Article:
Reading to Learn Lesson Design

Brooke Evans

Rationale:  Comprehension is the ultimate goal of a student's reading development. Reading for comprehension means that a student is no longer focused on decoding skills but instead are concerned with the actual meaning of what their reading. In order for beginning readers to reach this goal, it is important for them to be able to learn and practice how to summarize. In this lesson, students will practice summarizing which is one of the many comprehension strategies. The students will practice summarizing by selecting and remembering important information and eliminating other unnecessary details. After learning how to use this skill, student's will be on their way to becoming better readers!





Small Square pieces of poster paper

Article on "Honey Bee Mystery"

Large Chart paper with a web drawn on it

Checklist for each student containing the following:

Understanding the passage

Recall important fact about the text

Delete repeated information

Deleted unnecessary information

Select a topic or main idea

Invent a topic if one is not already presented




1 I will start this lesson by discussing what summarizing is and why it is important for the reading process and comprehending text. "Can anyone tell me what the word summarize means?" I will give plenty of wait time for students to think about what the word may mean. "When we talk about summarizing something, we are saying to take out the main/most important points of a passage and put them together to create the summary. A summary is a description of the main parts in a story. Today we are going to learn more about summarizing passages and practice summarizing passages together as a class!"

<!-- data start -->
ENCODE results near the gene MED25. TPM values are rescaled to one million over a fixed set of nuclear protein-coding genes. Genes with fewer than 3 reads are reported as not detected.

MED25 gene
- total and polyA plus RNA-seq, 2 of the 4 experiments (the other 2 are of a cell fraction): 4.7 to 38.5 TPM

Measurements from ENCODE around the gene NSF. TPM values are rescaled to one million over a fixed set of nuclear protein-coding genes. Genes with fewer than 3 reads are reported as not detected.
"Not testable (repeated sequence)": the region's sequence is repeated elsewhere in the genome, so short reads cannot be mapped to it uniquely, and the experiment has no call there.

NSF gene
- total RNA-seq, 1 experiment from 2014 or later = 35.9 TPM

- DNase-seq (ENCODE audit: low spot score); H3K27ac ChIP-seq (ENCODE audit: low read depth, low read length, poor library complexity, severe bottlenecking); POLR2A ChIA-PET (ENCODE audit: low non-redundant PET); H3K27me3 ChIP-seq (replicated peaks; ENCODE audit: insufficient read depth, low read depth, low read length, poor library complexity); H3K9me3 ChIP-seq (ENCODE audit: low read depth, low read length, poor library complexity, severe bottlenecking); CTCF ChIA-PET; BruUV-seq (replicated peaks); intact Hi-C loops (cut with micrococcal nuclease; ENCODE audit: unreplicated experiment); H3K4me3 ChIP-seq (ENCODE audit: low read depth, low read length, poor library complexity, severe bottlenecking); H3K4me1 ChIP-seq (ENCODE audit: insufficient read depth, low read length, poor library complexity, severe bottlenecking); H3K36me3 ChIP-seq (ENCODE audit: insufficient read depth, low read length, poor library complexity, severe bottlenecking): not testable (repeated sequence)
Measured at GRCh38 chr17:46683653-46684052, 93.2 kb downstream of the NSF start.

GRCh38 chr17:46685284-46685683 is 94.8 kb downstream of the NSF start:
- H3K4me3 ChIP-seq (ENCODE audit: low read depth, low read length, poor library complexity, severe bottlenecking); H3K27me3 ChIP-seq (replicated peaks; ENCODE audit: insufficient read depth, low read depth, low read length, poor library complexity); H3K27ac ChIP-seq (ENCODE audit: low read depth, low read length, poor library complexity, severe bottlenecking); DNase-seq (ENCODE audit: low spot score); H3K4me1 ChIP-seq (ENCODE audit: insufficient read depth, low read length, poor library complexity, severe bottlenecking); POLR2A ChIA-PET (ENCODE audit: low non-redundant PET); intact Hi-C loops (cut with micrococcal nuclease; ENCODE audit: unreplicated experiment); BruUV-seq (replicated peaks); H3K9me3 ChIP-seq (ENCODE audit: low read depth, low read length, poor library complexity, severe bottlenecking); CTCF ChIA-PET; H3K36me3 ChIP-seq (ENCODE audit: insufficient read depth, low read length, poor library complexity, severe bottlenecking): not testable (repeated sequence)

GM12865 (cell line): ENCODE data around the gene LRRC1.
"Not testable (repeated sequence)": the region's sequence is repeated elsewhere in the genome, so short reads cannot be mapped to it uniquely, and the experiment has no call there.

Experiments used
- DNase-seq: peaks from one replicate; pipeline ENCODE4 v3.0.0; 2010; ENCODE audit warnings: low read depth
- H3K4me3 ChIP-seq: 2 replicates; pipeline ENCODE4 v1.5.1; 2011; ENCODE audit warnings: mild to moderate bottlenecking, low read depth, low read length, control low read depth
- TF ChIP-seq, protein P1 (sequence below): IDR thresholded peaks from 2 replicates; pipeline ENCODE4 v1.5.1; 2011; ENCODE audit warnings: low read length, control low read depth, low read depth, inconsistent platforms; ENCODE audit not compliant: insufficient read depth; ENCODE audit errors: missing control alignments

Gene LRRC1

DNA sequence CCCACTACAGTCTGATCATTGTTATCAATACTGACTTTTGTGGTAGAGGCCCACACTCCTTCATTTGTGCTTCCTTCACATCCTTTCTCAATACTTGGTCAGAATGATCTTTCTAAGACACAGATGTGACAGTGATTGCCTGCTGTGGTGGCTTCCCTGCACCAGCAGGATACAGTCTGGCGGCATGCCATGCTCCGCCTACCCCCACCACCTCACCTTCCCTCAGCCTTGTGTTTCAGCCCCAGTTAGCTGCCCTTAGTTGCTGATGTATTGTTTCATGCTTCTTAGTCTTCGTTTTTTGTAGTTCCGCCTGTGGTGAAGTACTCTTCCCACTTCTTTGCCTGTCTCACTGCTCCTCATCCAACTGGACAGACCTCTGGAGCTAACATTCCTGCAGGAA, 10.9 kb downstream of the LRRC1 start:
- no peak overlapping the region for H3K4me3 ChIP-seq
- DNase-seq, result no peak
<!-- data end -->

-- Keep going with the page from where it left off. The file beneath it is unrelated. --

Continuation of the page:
2 "One important part to summarizing a story is reading alone and independently asking yourself questions about what you're reading while you read. I am going to read a short passage and show you how I'll ask myself questions while I read this short story." After I finish modeling to the student's how to ask questions and what kinds of questions to ask, I will pass out the short article on "Honey Bee Mystery." "Now I want you to read this story on honey bees and practice quietly asking yourself questions while you read. Booktalk: This article is about the lives Honey Bee's and how they help plants produce fruits and nuts by carrying pollen to one plant or flower. The Honey Bees have been all of a sudden dying and not producing as much pollen to certain plants. You'll have to read to find out what is happening to these honey bees!  Don't forget to focus on the main points. When you are done, I want you to rest your head on your desk so I'll know when everyone is finished."

3 "Now that everyone is finished reading, let's talk about the article together. I am going to draw a web on the chart paper to help us organize our thoughts and main points from the article. Can anyone tell me where I should write the main topic in our web? Great! It does go in the middle! What should the main topic of our story be? (Honey Bee's) Awesome! Now let's discuss the main points on the story." While they tell me their ideas, I'll record their responses on the web. "We can use this web to help us summarize the story by making sentences out of some of our responses.

4 "Now I want you to create your own web! I am going to pass out another article called "Polar Bears Listed as Threatened." I want you to read the article and make a web just like we did with Honey Bee's. I'll pass out small pieces of poster board and markers for you to draw your web on."


To assess the student's comprehension by using the summarizing strategy, I will monitor them while they are working on their webs. I will also print off the article "Polar Bears Listed as Threatened". I will ask them to read the article and summarize what they read. I'll have them turn in their summaries and I'll complete the following checklist for each child:




Did the student clearly understand the passage?



Did the student find the topic or main idea



Did the student recall important facts?



Did the student eliminate information that was unnecessary or repeated?





References: By: National Geographic By: National Geographic

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